The Peerless Quartet
The Peerless Quartet is said to be the most commercially successful vocal group of the acoustic recording era.
Personnel changed frequently. The Quartet is an off shoot of the Columbia Male Quartet. In 1904 it consisted of tenors Henry Burr and Albert Campbell, baritone Steve Porter, and bass Tom Daniels. In 1906 Frank C. Stanley replaced Daniels and assumed lead singing and managing responsibilities.
The “Peerless Quartet” name appeared in 1906-1907. The group was called the Columbia Quartet on Columbia records for many years after other companies adopted the Peerless name.
Arthur Collins filled Porter’s slot in 1909. When Stanley died in 1910, John Meyer became the bass and Burr sang the lead. Frank Croxton joined the group when Collins left in 1918.
In 1925 Burr changed to personnel to include himself, Carl Mathieu, Stanley Baughman and James Stanley. The Quartet disbanded in 1928.
Biographical sources: “The Encyclopedia of Acoustic Era Recording Artists,” by Tim Gracyk, “Billy Murray, The Phonograph Industry’s First Great Recording Artist,” by Hoffmann, Carty, & Riggs.
Henry Burr was the pseudonym of Harry McClaskey, a world famous pop singer and recording artist of the 1902-1929 period. Credited with making over 5000 phonograph recordings for almost every record company and performing in many concerts throughout North America, this Canadian-American remains one of the most famous, and yet, one of the most forgotten recording artists of all time. Most information about Burr has come from a series of article written by Jim Walsh and the New York Times obituary.
Born in Saint Stephen, New Brunswick, Canada, Harry’s family moved to Saint John, New Brunswick, where Harry began his singing career as a boy tenor performing in local churches, and exhibitions. In 1901 he ventured into New York City, and found work as a church soloist. He also met Miss Kate Stella Burr, an organist and a vocal teacher, whose name he borrowed. By the fall of 1902 he became one of the recording artists for Columbia Graphophone, Edison Records, and later Victor Records. In 1905 he had a hit song with In the Shade of the Old Apple Tree. He was accepted into the Columbia Quartet which later became the Peerless Quartet. He became its manager in 1912. For the next 10-15 years, the Quartet and its later offshoot, the Sterling Trio, became one of the most popular recording groups in America, recording hundreds of 78’s of popular songs. Some estimates of the number of records made by Burr and his ensembles (Peerless Quartet and Sterling Trio) reach over 10,000.
Between 1916 and 1928, in addition to recording, Burr managed and toured the US and Canada with the Peerless Quartet, Billy Murray, and three other Victor Artists. The group was called the Eight Famous (Popular) Victor Artists and were a great success wherever they appeared.
The onset of radio, moving pictures, and jazz, outdated the sentimental style of music that Burr was familiar with and he disbanded the Quartet in October of 1928. After making several solo recordings on smaller labels, freelancing, and working for a short while at CBS, in 1934, Burr became a popular regular performer on Chicago’s WLS radio programs. He died of complication associated with throat cancer and heart failure at the age of 59. Burr lies buried in an unmarked grave in an upstate New York cemetery in Kenisco.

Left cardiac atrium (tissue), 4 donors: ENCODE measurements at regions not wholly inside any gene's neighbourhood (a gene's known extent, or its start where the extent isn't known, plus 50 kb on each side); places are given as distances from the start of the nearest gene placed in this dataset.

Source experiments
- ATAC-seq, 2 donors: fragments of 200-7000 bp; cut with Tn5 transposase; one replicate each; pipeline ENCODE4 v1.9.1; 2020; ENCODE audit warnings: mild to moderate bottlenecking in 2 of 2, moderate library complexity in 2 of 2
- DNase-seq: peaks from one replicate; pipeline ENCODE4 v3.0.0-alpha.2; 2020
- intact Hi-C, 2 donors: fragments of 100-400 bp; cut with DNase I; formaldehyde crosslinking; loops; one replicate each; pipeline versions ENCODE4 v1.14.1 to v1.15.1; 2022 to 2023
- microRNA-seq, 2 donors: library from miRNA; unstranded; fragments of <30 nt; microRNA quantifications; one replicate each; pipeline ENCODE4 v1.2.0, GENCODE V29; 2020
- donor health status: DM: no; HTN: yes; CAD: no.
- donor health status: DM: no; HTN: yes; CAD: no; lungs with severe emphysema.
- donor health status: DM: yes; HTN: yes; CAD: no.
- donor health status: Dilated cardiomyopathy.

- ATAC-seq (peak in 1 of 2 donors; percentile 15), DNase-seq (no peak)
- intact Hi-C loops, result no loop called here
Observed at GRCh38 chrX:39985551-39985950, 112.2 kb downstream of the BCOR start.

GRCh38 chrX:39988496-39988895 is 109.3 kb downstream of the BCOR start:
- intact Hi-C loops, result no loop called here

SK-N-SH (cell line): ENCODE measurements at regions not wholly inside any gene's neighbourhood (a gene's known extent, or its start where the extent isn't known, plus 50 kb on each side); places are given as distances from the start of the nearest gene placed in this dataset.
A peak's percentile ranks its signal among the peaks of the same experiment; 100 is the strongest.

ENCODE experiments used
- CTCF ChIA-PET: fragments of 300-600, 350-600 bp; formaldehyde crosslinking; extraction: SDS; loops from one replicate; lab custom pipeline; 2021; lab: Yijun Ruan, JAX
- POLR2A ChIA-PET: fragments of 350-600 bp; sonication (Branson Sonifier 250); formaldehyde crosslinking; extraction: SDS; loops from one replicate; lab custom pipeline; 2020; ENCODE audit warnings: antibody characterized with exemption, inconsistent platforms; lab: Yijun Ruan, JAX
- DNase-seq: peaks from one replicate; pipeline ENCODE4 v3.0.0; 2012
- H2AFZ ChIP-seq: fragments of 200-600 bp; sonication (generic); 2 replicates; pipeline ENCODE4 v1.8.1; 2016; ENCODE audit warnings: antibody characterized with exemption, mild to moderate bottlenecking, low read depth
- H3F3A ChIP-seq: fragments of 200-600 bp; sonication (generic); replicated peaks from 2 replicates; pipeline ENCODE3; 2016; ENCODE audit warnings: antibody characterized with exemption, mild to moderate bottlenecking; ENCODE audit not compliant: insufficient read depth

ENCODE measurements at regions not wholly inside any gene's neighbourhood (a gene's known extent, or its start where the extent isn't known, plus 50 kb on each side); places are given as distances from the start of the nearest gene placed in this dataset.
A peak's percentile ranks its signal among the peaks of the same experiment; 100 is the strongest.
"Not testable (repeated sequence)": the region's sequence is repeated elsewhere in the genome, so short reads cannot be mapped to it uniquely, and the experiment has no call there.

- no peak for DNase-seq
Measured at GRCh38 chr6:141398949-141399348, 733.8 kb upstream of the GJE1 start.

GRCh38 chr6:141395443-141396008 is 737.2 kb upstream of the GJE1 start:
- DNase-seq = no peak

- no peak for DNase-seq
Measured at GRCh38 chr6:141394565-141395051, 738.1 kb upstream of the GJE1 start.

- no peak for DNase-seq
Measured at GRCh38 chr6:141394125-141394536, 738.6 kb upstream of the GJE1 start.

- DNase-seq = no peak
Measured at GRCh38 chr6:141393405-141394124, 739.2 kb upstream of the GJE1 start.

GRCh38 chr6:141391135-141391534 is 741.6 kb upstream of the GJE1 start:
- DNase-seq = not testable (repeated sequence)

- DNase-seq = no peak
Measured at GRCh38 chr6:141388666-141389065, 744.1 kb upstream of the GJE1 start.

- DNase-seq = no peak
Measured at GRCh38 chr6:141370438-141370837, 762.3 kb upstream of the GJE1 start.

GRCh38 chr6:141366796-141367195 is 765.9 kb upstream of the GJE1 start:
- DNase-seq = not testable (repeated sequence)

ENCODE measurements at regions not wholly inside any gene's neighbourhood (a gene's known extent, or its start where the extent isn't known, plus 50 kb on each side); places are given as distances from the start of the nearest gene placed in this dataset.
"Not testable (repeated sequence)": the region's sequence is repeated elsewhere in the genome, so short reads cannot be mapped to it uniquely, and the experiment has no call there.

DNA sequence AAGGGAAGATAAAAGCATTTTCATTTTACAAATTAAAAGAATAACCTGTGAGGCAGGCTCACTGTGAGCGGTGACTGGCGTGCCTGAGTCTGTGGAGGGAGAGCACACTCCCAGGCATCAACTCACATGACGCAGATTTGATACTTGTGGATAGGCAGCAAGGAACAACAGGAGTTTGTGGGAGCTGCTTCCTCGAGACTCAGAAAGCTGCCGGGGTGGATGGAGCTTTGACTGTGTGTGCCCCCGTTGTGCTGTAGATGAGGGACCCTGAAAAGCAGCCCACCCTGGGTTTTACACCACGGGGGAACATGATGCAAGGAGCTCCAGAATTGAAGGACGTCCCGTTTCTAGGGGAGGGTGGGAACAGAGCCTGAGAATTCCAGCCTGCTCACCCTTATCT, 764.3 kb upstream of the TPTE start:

In his early years, Burr often returned to give concerts in New Brunswick, Canada, where even today, he is still remembered and appreciated.
Henry Burr Research Project
Started in 1984 this labor of love, is an ongoing effort to document as much as possible about Burr’s life and his recordings.
Two paperbacks, The Life and Times of Henry Burr, and the Preliminary Henry Burr Discography are currently being compiled. The publication date has been delayed several times as additional information trickles in, but 2003 should be it. Each book contains over 350 pages, tens of rare photographs, and is a result of much research through various archives, libraries, microfilms, personal interviews, record collections. The Life, reconstructs Burr’s early life and career in New Brunswick and New York, follows him through his recording period, tours with the Eight Victor Artists, and his final work at WLS. The Discography will contain a detailed discography of over 4000 records issued with Burr, Peerless Quartet, and the Sterling Trio on over 100 labels.
The Project welcomes any information on Burr or the recordings. We are always looking for lost relatives of Harry McClaskey (Henry Burr), or relatives of any of the artists that Harry recorded with, such as Albert Campbell, Monroe Silver, Frank Banta, Sammy Hermany, and anyone who may still be alive from the WLS National Barn Dance radio broadcasts, where Burr performed from 1935 to 1941. Also of great interest are titles, matrix numbers and issue numbers of records other than Victor and Columbia.
When Henry Burr died in Chicago, his wife Cecilia McClaskey was the only remaining relatives. Cecilia died in 1954 with no siblings left behind. There, the trail seemed to end, or so it seems.
If you may have any clues, please do send us mail to email@example.com. You will be put on the list for the bio/disco and will be notified when it becomes available.